It is some small number of years into the future. We are regularly using beamed energy, as defined in this answer: large arrays of microwave transmitters. We have developed this so that these arrays are now positioned in orbit around Earth (powered by fuelled engines, regularly refuelled by probes).

Our space programs, however, have not developed that much. We're still stuck using liquid and solid fuelled rocket motors to get things into space. The one thing that has changed is that we now have access to an ion drive using electrostatic ion thrusters.

Our civilization has realised that in the not-too-distant future, the planet is going to die. They want to get out of there, as far away as possible - in contrast to the linked question, the Earth is going to explode so getting a long distance away is a good idea.

The problem with our ion drive is its energy use, which is high. We could just take huge batteries but we'd rather not.

So the problem I pose is this: assuming a sufficiently-sized competent team left on Earth to operate the beaming satellites, how much will the satellites help us? At what range are they no longer effective - and most importantly, can we get far enough away to avoid an Earth-destroying explosion?

This is . I'd like to see figures and equations where possible, but note if something cannot be calculated.

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    $\begingroup$ This sounds like a modified Solar Sail to me, and my intuition says the help is really small since you're competing with the amount of energy beamed out all day long by the sun. $\endgroup$
    – Erik
    Commented May 26, 2015 at 13:03
  • $\begingroup$ This reminded me of gundam x (Japanese anime) a manned robot capable of absorbing microwave energy beamed from a lunar base(unmanned) but the co-pilot is a psychic. Unlike sunlight this beam resembles laser so the only difficulty encounter would be accuracy and precision across vast space. Ideally use chemical propellant for pickup speed follows by microwave drive for acceleration in space. $\endgroup$
    – user6760
    Commented May 26, 2015 at 13:11
  • $\begingroup$ True, a plasma or laser sail would probably have better range (much bigger target) than "receive and power an ion drive" would. So a laser sail and some of the reflected energy used to power system including ion based "attitude thrusters". There should be some data on laser sails on the internet. $\endgroup$ Commented May 26, 2015 at 13:12
  • $\begingroup$ How violent is the explosion? Is it specifically the Earth that's going to blow, or will it just be consumed in the explosion? $\endgroup$
    – Frostfyre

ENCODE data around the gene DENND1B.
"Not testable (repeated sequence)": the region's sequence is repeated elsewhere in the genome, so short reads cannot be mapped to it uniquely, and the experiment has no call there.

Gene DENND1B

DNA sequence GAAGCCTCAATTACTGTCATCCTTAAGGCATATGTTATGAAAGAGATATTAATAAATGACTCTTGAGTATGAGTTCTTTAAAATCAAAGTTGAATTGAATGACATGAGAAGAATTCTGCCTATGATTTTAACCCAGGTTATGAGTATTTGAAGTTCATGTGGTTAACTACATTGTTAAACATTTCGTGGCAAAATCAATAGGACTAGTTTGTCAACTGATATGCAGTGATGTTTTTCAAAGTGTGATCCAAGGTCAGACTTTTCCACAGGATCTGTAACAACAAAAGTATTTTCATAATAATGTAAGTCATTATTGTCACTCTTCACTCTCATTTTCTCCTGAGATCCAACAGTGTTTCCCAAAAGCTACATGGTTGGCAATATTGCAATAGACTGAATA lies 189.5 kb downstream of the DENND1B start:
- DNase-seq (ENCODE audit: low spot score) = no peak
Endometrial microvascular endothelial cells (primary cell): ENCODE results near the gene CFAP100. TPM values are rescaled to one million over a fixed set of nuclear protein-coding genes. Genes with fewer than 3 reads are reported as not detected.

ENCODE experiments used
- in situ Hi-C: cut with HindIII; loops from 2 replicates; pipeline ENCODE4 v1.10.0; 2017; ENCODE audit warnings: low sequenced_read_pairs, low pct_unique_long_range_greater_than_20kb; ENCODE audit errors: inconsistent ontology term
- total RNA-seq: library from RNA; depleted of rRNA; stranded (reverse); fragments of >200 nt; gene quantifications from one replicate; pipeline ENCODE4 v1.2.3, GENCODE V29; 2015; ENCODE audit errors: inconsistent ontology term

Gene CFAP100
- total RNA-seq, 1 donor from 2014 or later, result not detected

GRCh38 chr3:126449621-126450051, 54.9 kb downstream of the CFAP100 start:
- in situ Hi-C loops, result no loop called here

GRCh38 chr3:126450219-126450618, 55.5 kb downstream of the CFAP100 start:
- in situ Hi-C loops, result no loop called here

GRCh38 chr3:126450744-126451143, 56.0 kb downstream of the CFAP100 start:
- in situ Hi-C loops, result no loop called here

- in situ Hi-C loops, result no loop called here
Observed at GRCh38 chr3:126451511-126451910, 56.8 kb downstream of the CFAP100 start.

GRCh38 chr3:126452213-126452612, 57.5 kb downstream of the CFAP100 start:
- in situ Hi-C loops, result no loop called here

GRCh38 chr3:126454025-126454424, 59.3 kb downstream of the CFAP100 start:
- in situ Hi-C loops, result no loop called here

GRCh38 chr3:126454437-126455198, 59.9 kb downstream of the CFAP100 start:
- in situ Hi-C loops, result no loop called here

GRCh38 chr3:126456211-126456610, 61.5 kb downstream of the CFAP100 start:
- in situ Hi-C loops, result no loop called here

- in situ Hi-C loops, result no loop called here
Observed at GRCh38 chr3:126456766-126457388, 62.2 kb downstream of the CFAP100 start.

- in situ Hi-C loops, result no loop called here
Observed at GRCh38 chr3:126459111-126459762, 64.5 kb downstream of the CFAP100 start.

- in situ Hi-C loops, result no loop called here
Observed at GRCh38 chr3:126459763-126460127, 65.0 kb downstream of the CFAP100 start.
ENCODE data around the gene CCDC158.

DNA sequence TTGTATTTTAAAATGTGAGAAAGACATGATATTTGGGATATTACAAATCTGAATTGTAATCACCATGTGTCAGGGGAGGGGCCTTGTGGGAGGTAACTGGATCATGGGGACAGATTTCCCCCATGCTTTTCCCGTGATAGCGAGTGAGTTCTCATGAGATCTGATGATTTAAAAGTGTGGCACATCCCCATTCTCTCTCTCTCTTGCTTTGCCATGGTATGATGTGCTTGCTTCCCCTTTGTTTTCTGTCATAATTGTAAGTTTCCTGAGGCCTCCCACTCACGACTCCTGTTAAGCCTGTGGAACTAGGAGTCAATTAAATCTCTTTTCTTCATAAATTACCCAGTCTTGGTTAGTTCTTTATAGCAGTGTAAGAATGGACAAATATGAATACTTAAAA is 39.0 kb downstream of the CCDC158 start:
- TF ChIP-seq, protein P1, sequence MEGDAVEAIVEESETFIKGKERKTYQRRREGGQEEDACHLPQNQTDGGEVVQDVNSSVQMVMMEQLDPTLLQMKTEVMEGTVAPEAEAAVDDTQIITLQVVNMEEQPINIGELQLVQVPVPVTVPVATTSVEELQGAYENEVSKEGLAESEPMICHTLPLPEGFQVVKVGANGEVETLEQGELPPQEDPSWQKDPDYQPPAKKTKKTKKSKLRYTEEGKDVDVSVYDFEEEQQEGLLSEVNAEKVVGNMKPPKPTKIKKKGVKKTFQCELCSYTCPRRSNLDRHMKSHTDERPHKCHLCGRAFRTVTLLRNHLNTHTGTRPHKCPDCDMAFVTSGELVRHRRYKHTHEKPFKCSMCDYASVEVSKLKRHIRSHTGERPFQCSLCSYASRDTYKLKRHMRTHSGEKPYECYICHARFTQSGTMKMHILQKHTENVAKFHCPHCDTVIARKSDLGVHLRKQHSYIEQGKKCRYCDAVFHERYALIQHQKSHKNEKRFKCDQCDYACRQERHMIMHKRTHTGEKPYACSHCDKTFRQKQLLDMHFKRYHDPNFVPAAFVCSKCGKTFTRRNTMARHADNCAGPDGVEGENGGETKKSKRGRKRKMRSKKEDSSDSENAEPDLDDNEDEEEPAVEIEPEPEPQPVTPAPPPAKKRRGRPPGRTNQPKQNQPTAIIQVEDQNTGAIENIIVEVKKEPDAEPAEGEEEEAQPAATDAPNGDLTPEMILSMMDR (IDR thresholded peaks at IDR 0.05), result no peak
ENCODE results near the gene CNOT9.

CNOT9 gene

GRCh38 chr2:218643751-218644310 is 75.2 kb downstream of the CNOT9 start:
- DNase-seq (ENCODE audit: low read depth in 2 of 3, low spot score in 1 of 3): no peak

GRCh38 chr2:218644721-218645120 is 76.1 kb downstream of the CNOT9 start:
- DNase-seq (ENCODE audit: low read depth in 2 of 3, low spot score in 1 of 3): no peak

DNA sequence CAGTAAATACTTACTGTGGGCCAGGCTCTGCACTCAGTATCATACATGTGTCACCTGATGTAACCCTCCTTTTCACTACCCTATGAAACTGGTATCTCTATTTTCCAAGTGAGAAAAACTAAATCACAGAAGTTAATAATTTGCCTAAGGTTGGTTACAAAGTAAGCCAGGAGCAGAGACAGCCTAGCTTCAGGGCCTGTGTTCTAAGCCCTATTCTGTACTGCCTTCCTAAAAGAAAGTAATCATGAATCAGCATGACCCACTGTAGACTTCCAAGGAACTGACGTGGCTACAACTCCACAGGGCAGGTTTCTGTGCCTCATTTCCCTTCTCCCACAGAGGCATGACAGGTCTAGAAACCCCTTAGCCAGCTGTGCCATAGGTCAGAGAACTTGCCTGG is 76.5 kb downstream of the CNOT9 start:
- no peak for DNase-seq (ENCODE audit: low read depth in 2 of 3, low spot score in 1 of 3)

Commented May 26, 2015 at 13:16
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    $\begingroup$ Don't we already have access to ion thrusters? They've been used since before 2000 for orbit-raising and stationkeeping on geostationary sats, and Deep Space 1 and (more recently) Dawn both used ion thrusters to reach their interplanetary targets. $\endgroup$ Commented May 26, 2015 at 14:07

1 Answer 1


The two key elements are how much divergence the beam has, and how efficient the microwave receivers are.

Part two is actually rather easy, microwave "rectenna" have been researched since the late 1970s in conjunction with the idea of beamed power from space or the ground, and are quite efficient, converting microwave energy to electricity with 80% + efficiency. The downside is converting electrical power to microwaves is not efficient at all (especially at the scales we are talking about), so this is the main reason we have not seen things like nuclear aircraft carriers beaming microwaves to their aircraft to power them.

Part one is more difficult. As noted, conversion efficiencies are not especially high, and solar power satellites in orbit would need huge radiators for their microwave systems. Given the reason for building and operating these systems is to evacuate the earth, most of the efficiency and engineering difficulties would be attacked by large teams of engineers, and a lot of losses wold be considered acceptable (just build more beaming stations). Once the beams are being sent to cooperative targets on the spacecraft, the divergence of the beam becomes important. Large "lenses" would have to be scattered around the Solar System to focus the microwave beams (although they would be in the form of Fresnel lenses, with alternating rings of foil and empty space. The beam would diffract through the spaces and be refocused. The actual range of the beam before needing refocusing depends on the initial wavelength and (I think) the diameter of the emitter, so there are a lot of variables to consider to determine the range of the beam and the distance between lenses.


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